Brooks Free Library Nurtures Community
by Suzanne Martell
In the last year, the media has lamented the death of the printed page on numerous occasions. Books, newspapers and magazines are being replaced by more and more online media sources. One might assume that venerable institutions such as libraries are fast becoming dinosaurs, obsolete in the light of the new media age. That assumption would be wrong. In Harwich the number of people using Brooks Free Library continues to grow every year.
Brooks Library is now the second busiest of the 34 circulating locations in the Cape Libraries Automated Materials Sharing (CLAMS) consortium. Last year alone, our patrons checked out 211,719 books, audiobooks, videos, magazines, and other materials, compared to 193,024 items the previous year. Of the materials borrowed, 62% were books and about 30% were videos and DVDs. Book circulation increased by 9.7%, at a time when public perception says the general population is reading less.
But the library is more than just books. It’s become a community gathering place and WiFi hotspot in Harwich, with residents and visitors coming in to read the newspapers and magazines, attend a program or use a computer. Parking space is often at a premium, with overflow parking at Town Hall and Brooks Park.
The Library has a fast connection for our public computers, provided free by Comcast. Our wireless internet service is available 24-hours a day, and – like other library services – it’s free! The bandwidth available to wireless users will vary depending on the number of users connected, though most users won’t notice any slow down unless it’s an exceptionally busy day. Signal strength can be affected by obstructions such as walls and trees, so users try different areas to find a good spot.
Outside, we have seating along Main Street and on the parking lot side of the library. Our front porch provides protection from wind, rain and the sun’s glare, with comfortable Adirondack chairs and a good view of who’s passing by. Walk over to one of Harwich Center’s cafes or shops to pick up some refreshments to enjoy while using the wireless service.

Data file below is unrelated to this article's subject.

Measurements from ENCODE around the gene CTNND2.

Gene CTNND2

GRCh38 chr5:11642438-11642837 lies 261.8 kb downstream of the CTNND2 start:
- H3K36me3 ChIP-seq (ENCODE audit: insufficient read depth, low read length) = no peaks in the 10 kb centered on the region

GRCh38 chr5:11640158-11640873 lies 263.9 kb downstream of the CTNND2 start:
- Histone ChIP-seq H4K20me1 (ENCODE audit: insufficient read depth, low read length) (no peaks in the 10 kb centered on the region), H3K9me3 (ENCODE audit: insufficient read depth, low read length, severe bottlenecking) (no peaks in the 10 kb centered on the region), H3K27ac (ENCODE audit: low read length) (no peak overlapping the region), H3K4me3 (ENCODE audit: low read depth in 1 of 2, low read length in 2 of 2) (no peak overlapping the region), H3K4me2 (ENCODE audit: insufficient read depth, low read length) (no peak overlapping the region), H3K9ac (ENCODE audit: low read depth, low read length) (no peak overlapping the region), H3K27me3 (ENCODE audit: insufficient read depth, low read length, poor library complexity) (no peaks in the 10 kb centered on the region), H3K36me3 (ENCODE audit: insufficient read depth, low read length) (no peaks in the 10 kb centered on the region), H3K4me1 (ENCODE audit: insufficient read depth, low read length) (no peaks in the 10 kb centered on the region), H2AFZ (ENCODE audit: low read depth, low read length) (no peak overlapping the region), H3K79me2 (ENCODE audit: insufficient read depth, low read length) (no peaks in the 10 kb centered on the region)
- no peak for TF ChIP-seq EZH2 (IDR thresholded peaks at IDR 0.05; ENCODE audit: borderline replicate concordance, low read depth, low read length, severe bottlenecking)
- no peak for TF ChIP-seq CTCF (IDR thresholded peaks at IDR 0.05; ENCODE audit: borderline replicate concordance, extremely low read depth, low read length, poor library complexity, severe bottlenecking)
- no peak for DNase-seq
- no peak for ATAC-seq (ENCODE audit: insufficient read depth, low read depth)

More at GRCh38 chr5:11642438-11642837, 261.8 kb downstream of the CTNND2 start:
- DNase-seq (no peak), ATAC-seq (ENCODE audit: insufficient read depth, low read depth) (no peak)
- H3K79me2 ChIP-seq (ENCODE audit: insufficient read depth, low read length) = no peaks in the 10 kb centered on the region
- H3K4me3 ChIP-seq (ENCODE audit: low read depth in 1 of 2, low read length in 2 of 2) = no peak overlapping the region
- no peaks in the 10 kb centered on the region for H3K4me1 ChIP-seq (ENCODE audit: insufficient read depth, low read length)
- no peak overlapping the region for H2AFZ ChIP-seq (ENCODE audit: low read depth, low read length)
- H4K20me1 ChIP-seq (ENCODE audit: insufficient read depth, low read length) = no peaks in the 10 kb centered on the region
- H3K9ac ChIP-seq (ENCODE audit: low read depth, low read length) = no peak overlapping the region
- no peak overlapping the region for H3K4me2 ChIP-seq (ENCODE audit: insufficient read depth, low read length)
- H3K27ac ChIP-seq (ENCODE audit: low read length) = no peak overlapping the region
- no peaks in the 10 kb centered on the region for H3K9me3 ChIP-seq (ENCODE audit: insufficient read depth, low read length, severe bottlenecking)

Brooks Free Library has professionally trained Reference and Youth Services Librarians who are available to meet a patron’s need for information as well as serve children and their caregivers.
While the library staff greatly appreciates their current group of dedicated volunteers, the recent increase in circulation and visitors means additional community members are needed. There are many different ways to volunteer and become part of the library team, and most take only an hour or two of time each week.
For instance, help is always needed with the ongoing task of returning books and other materials to their proper locations. “Shelvers” normally work a set schedule of two hours per week. These volunteers may also make phone calls to let users know a book they’ve requested has returned and is ready for pick-up. Some shelvers prefer to specialize in non-fiction, which uses Dewey Decimal numerical call numbers; others prefer fiction, where items are shelved alphabetically by the author’s last name.
The Children’s Department is especially in need of volunteer shelvers, and volunteers are also needed to put new magazines out on display and keep the back issues organized and under control! With school starting up again, another volunteer opportunity is tutoring.
Individuals who have experience with children are needed to tutor students, helping with homework or specific assignments. Anyone interested in helping these students will need a CORI check, a simple paperwork process to ensure the children’s safety.
An area always in need of volunteers is Computer Tutoring for all ages. These tutors spend an hour at a time providing one-on-one help to people with questions about using the computer.
Currently, there are two individuals performing this role, but more volunteers would mean more patrons would be able to receive this service. Tutors can either volunteer for a general computer tutoring session or specialized sessions on email, searching the Internet or word processing.
Tutors don’t need to commit to volunteering every week, but need a set schedule so the library can advertise the sessions. If you have good computer skills and a little time to spare, many community members would greatly appreciate this service.
Another popular program is Books on Wheels, run by the Friends of the Brooks Free Library. This group of volunteers delivers library materials to homebound patrons and others in Harwich who have difficulty reaching the library. We’re especially in need of helpers who would be willing to bring new bags of books to these patrons and pick up the bags from the last delivery. Books on Wheels runs on the second and fourth Thursday of the month from 12:00 – 2:30 p.m., and volunteers only need to commit to deliver once every month or so.
With so much to offer, is it any wonder that the library has become so popular? It’s not just about books. It’s about serving the people of our community, and helping them get what they need.
If you’re interested in joining our team of volunteers, please call Suzanne at 508-430-7562, or stop in and fill out a Volunteer Form at the Library.
Suzanne Martell is the Public Services Librarian at the Brooks Free Library in Harwich Center.Return to Community Action page
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